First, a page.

William Wallace—The Turning of a Loaf
Nearly every lord in all broad Scotland bowed to Edward, and owned him as his master. From every castle the flag of England floated. Every battlement was manned by English soldiers. Yet Edward was not content, for the common people would not yield, and Wallace was still free. Among the mountains and the woods he lived with his faithful band of followers. Outlawed and hunted, with a price upon his head, he still was free. For he was so brave and skilful that he could not be taken by fair means, and the people loved him and would not betray him for all King Edward's gold.
But at length, alas! a man, called Sir John de Menteith, was found who was wicked enough to consent to betray Wallace for a large sum of money. Shame it is to say this man was a Scotsman, and greater shame still, he had been one of Wallace's trusted friends.
Sir John laid his plans and waited. He had not long to wait. One night Wallace lay down to sleep, attended only by two of his men. One of them was Sir John Menteith's nephew. Wallace and his other friend slept, while Sir John's nephew kept watch. But he was in league with his wicked uncle. As soon as Wallace was fast asleep he stole his sword and dagger, and then crept quietly away. Menteith and his soldiers were sitting at supper, waiting for news of Wallace, when his nephew arrived. He went to the table, and turned a loaf upside down. It was the signal agreed upon. By that the soldiers and Sir John knew that all was ready, and that it was time to march out and take Wallace.
Ever after it was considered very rude to turn a loaf upside down, if any one called Menteith happened to be at table, because it seemed to mean, "One of your family betrayed Wallace, our hero, to his death." This of course was taken as an insult, as it was something which every honest man would wish to forget.
Wallace was sleeping soundly, when he was suddenly awakened by the sound of armed men. He started up, and felt for his sword. It was gone. Gone, too, his dagger, and even his bow and arrows.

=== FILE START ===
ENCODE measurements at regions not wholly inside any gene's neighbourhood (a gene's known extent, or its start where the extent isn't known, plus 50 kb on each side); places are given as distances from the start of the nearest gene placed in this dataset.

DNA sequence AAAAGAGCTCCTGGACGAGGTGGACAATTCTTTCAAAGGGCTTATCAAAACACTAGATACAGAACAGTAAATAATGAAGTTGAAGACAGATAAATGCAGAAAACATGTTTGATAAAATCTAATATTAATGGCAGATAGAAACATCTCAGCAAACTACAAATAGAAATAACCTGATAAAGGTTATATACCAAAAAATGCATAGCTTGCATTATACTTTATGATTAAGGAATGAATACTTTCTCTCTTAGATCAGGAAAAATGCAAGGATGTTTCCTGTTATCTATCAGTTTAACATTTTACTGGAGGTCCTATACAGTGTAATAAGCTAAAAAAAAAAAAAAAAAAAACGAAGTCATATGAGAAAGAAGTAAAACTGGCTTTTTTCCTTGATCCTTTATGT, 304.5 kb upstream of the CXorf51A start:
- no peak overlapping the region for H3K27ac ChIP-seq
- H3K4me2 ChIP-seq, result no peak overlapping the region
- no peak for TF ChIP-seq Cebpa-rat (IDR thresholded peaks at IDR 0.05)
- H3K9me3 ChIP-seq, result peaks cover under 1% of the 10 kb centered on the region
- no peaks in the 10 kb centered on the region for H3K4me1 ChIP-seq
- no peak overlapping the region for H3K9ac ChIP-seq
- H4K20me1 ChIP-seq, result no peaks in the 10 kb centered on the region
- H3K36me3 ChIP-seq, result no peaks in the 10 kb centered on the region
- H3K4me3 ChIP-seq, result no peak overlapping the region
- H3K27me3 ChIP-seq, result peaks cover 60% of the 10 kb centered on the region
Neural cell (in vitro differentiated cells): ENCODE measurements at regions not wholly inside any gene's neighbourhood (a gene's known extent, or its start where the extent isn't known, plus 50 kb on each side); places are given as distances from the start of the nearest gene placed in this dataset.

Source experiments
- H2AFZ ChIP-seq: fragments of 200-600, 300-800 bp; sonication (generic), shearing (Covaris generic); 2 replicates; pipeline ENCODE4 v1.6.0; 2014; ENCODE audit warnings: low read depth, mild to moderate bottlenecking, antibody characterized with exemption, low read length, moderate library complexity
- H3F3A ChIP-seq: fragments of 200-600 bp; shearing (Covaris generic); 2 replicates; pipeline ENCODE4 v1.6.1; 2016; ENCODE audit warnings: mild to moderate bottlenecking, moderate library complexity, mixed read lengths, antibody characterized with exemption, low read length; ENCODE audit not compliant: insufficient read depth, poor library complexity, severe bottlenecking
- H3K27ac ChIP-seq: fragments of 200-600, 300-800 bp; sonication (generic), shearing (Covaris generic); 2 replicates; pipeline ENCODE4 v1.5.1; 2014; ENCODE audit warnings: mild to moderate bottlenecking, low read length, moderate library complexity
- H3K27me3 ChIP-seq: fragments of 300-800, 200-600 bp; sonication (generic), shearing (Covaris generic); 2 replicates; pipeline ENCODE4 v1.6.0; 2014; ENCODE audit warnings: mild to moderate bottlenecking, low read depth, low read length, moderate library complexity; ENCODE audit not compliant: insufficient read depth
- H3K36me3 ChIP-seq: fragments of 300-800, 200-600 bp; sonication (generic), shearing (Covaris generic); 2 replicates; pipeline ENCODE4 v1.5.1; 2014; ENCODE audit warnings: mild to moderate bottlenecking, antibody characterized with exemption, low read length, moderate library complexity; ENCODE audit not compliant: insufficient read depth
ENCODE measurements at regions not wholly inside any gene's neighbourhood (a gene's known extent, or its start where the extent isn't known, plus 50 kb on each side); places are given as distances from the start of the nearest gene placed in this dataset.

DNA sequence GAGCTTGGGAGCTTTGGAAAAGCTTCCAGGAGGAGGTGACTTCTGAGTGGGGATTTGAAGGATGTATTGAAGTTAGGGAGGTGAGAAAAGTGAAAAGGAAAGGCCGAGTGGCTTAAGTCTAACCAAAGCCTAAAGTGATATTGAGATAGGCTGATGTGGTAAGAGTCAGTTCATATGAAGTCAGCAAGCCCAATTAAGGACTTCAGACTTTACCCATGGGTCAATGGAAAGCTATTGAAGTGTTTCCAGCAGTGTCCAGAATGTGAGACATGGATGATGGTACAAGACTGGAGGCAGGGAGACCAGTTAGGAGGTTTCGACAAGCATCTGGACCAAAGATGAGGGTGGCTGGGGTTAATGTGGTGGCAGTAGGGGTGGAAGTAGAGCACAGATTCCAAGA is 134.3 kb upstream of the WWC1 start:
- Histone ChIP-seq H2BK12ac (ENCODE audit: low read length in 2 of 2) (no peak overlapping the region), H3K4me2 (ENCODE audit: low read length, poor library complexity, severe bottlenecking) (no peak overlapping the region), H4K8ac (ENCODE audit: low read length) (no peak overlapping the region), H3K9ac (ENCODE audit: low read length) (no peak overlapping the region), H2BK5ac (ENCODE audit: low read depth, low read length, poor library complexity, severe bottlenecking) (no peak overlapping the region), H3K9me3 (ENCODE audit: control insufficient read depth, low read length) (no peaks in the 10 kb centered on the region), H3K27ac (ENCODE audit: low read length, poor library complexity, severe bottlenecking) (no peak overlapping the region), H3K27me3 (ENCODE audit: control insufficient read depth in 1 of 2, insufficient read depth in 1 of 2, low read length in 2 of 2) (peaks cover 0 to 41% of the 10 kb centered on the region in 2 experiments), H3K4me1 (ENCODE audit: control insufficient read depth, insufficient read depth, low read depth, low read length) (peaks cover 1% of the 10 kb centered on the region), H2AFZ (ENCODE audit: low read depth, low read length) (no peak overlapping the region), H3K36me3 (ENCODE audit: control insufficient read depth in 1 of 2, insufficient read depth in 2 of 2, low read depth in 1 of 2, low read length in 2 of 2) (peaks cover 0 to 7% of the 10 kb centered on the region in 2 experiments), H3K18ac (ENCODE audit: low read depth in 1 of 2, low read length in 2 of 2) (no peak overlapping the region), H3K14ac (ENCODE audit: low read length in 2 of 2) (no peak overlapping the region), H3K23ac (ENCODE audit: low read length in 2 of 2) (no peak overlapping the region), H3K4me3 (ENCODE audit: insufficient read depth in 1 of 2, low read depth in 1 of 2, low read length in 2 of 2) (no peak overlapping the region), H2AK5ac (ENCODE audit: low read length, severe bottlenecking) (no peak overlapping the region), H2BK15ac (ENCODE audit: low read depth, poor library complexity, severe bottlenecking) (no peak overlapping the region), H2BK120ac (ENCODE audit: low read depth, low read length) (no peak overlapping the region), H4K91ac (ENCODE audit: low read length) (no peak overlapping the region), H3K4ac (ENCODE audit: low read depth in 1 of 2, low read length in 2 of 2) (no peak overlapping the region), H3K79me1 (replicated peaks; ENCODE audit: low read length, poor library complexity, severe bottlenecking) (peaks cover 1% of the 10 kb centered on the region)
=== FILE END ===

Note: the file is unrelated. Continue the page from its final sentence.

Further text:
Seizing a stool, he defended himself as well as he could, and succeeded in killing two men with it, before the soldiers closed in upon him. He was so big and strong that it took many of them to seize and bind him. But at last they succeeded.
The false Menteith then swore to Wallace that his life was safe, and that he would only be kept as an honourable prisoner of war. And Wallace, knowing that Menteith had been his friend, believed him. But Menteith lied.
By lonely ways they led Wallace southward, for they dared not take him through towns and villages, lest the people should rise and rescue him. On they went till they crossed the Border. There, Wallace turned to take a last long look at the hills of his dear land, which he was never more to see.
On and on they went, right through England, and at last they reached London. The fame of Wallace was so great, and such crowds came to look upon him, that it was difficult to pass through the streets. Men and women pressed, and crushed, and almost trod on each other, in order to catch a glimpse of him.
For a short time Wallace was kept prisoner. Then, crowned in mockery with a wreath of laurel, he was led to Westminster. There he was tried for treason, for having invaded England, and for many other crimes.
He was no traitor, for he had never sworn to obey Edward. He was a patriot and a hero. That he loved his country was his only crime.
But Edward meant that his great enemy should die. For as long as Wallace lived, and was free, he could never hope really to conquer Scotland. So Wallace, the brave, was condemned to die. Those were fierce, wild times, and Edward's anger was cruel. His death was made as horrible as possible, and his dead body was treated with all dishonour. But the cruel triumph of the Englishmen over his dead body could matter little to Wallace. He had fought his fight, he had done his work, and after his life of struggle and hardship he rested well.
The hatred between England and Scotland has long ago died out. The two countries are now united into one kingdom, under one King. And every one knows that it is best for Scotland and best for England that it should be so.
Wallace in his life did his very best to prevent that union. Yet both Englishmen and Scotsmen will ever remember him as a hero, for they know that, in preventing Edward from conquering Scotland, he did a good work for the great empire to which we belong. If Scotland had been joined to England in the days of Edward, it would have been as a conquered country, and the union could never have been true and friendly. When hundreds of years later the two countries did join, it was not because one conquered the other, but because each of the two free nations, living side by side, wished it. Thus the union became firm and unbreakable, and all Britons may honour the name of Wallace for the part he had in making it so.